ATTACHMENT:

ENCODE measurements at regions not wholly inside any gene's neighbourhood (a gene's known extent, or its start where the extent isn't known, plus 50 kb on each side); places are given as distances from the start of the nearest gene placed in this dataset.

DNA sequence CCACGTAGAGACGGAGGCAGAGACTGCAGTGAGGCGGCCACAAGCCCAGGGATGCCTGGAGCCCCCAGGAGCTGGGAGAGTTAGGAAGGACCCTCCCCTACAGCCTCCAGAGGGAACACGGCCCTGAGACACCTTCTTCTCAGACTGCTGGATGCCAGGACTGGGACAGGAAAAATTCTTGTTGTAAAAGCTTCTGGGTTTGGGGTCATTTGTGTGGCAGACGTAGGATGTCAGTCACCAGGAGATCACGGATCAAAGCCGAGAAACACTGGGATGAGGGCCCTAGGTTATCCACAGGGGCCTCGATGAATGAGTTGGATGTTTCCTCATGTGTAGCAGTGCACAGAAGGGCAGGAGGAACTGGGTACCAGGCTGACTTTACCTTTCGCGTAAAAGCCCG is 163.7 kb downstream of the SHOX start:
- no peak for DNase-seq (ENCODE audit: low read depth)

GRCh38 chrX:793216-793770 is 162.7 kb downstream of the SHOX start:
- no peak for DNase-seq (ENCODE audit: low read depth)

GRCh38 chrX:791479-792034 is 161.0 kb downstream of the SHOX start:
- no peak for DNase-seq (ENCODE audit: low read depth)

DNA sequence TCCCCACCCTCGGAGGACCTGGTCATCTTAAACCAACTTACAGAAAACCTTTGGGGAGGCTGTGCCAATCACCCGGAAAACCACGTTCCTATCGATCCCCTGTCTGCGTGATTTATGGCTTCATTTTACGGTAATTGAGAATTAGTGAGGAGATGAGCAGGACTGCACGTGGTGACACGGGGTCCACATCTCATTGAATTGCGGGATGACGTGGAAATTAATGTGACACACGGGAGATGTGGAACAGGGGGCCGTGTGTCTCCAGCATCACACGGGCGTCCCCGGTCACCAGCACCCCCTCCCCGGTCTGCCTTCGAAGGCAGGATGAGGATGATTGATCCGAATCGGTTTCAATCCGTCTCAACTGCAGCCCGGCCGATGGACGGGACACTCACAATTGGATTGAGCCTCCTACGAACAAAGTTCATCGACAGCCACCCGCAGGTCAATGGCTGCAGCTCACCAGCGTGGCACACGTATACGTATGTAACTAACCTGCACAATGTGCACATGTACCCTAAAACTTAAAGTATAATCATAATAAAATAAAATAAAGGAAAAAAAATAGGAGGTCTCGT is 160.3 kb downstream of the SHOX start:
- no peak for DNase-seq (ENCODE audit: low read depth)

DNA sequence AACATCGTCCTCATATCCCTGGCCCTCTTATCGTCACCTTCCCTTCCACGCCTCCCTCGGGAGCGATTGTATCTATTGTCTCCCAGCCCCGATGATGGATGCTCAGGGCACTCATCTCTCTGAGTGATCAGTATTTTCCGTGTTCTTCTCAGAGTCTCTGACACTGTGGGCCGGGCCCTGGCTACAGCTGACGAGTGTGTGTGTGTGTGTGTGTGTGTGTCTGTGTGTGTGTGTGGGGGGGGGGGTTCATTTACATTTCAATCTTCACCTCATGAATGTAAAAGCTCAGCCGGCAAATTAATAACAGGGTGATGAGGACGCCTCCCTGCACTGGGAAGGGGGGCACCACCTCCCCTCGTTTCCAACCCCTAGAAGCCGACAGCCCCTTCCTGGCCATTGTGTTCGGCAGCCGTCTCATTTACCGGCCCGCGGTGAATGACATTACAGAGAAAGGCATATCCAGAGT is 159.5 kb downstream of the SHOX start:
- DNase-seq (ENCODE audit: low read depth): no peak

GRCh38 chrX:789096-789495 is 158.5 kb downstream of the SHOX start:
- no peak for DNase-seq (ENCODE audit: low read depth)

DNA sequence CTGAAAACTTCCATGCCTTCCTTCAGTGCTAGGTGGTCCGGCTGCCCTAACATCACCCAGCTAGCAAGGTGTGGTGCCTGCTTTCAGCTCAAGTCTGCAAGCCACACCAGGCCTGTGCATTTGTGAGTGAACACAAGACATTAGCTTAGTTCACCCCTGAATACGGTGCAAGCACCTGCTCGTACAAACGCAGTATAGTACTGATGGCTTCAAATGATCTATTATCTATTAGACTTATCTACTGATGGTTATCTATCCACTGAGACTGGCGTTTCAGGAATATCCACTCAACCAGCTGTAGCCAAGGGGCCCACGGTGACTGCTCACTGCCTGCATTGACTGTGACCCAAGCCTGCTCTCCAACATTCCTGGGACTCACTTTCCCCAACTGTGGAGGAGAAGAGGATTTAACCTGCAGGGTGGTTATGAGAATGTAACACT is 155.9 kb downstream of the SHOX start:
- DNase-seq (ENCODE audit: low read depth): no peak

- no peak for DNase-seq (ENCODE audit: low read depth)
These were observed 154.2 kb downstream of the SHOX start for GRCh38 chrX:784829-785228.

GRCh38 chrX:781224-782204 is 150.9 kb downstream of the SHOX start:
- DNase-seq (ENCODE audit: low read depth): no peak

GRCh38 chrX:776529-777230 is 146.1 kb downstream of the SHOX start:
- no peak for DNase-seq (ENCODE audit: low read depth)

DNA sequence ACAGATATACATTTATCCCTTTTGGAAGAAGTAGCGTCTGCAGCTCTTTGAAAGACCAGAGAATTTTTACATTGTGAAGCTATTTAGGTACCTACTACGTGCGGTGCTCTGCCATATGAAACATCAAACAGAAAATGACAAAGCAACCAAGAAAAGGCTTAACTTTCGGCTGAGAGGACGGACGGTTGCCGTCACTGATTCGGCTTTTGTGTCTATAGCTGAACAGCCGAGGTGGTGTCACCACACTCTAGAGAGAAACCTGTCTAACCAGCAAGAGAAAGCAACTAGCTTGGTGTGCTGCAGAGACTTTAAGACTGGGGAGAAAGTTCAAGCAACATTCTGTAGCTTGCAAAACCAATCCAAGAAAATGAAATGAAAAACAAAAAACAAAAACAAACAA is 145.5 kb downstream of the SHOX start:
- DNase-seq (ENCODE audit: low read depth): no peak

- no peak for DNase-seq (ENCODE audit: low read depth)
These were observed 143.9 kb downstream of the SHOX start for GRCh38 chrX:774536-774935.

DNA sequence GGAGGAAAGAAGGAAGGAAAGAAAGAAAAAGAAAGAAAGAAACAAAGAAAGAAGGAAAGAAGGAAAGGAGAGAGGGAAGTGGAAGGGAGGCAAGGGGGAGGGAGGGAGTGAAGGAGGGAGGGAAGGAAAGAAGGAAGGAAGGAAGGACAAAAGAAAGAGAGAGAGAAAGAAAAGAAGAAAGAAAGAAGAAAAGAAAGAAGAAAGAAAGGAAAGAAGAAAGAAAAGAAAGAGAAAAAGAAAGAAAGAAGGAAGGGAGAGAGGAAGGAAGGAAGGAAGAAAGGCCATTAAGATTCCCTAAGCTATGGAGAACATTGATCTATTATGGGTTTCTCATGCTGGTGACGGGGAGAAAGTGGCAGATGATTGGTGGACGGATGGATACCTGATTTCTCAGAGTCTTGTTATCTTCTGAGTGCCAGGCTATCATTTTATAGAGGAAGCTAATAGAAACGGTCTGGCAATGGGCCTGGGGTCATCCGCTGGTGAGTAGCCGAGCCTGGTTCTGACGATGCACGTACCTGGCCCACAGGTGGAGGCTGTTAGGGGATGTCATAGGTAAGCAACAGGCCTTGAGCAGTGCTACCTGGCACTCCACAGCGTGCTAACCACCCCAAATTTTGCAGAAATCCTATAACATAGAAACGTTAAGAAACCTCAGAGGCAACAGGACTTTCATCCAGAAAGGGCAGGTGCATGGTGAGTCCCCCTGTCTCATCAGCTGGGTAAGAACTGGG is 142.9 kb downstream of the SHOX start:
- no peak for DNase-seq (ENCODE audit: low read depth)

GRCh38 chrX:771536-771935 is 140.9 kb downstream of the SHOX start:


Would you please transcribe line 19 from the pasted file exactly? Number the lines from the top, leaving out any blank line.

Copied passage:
- DNase-seq (ENCODE audit: low read depth): no peak